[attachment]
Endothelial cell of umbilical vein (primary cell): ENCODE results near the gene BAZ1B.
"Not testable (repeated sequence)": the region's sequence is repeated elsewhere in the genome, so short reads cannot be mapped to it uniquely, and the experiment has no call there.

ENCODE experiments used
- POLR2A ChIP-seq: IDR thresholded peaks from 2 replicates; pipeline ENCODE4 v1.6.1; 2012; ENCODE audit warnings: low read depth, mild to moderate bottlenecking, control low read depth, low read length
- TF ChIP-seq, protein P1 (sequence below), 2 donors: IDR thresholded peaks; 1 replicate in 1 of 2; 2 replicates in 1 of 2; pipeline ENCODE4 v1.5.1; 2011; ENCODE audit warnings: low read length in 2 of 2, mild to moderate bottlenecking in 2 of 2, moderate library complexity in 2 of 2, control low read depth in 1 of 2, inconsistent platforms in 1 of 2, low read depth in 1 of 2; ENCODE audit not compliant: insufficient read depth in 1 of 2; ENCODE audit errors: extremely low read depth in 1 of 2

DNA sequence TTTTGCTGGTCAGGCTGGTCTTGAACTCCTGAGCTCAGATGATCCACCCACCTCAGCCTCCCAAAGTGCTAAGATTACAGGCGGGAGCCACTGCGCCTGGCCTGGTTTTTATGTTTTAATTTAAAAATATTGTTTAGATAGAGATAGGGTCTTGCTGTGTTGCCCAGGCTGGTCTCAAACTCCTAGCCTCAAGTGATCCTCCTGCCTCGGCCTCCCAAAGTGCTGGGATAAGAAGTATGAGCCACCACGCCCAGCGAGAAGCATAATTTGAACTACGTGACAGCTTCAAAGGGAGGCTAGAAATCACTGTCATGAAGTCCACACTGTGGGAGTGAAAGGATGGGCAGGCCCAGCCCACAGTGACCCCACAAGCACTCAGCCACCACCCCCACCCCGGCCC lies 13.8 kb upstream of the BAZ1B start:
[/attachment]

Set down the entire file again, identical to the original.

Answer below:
Endothelial cell of umbilical vein (primary cell): ENCODE results near the gene BAZ1B.
"Not testable (repeated sequence)": the region's sequence is repeated elsewhere in the genome, so short reads cannot be mapped to it uniquely, and the experiment has no call there.

ENCODE experiments used
- POLR2A ChIP-seq: IDR thresholded peaks from 2 replicates; pipeline ENCODE4 v1.6.1; 2012; ENCODE audit warnings: low read depth, mild to moderate bottlenecking, control low read depth, low read length
- TF ChIP-seq, protein P1 (sequence below), 2 donors: IDR thresholded peaks; 1 replicate in 1 of 2; 2 replicates in 1 of 2; pipeline ENCODE4 v1.5.1; 2011; ENCODE audit warnings: low read length in 2 of 2, mild to moderate bottlenecking in 2 of 2, moderate library complexity in 2 of 2, control low read depth in 1 of 2, inconsistent platforms in 1 of 2, low read depth in 1 of 2; ENCODE audit not compliant: insufficient read depth in 1 of 2; ENCODE audit errors: extremely low read depth in 1 of 2

DNA sequence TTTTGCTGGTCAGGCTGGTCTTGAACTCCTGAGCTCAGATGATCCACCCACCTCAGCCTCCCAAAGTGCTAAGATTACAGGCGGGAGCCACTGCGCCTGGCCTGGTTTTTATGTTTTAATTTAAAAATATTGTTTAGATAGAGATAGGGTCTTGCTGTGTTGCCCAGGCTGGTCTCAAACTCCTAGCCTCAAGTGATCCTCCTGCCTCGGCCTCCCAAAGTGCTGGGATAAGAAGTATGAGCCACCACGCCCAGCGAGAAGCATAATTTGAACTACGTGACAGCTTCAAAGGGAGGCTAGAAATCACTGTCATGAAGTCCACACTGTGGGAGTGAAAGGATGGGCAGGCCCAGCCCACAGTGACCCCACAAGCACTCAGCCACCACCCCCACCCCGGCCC lies 13.8 kb upstream of the BAZ1B start: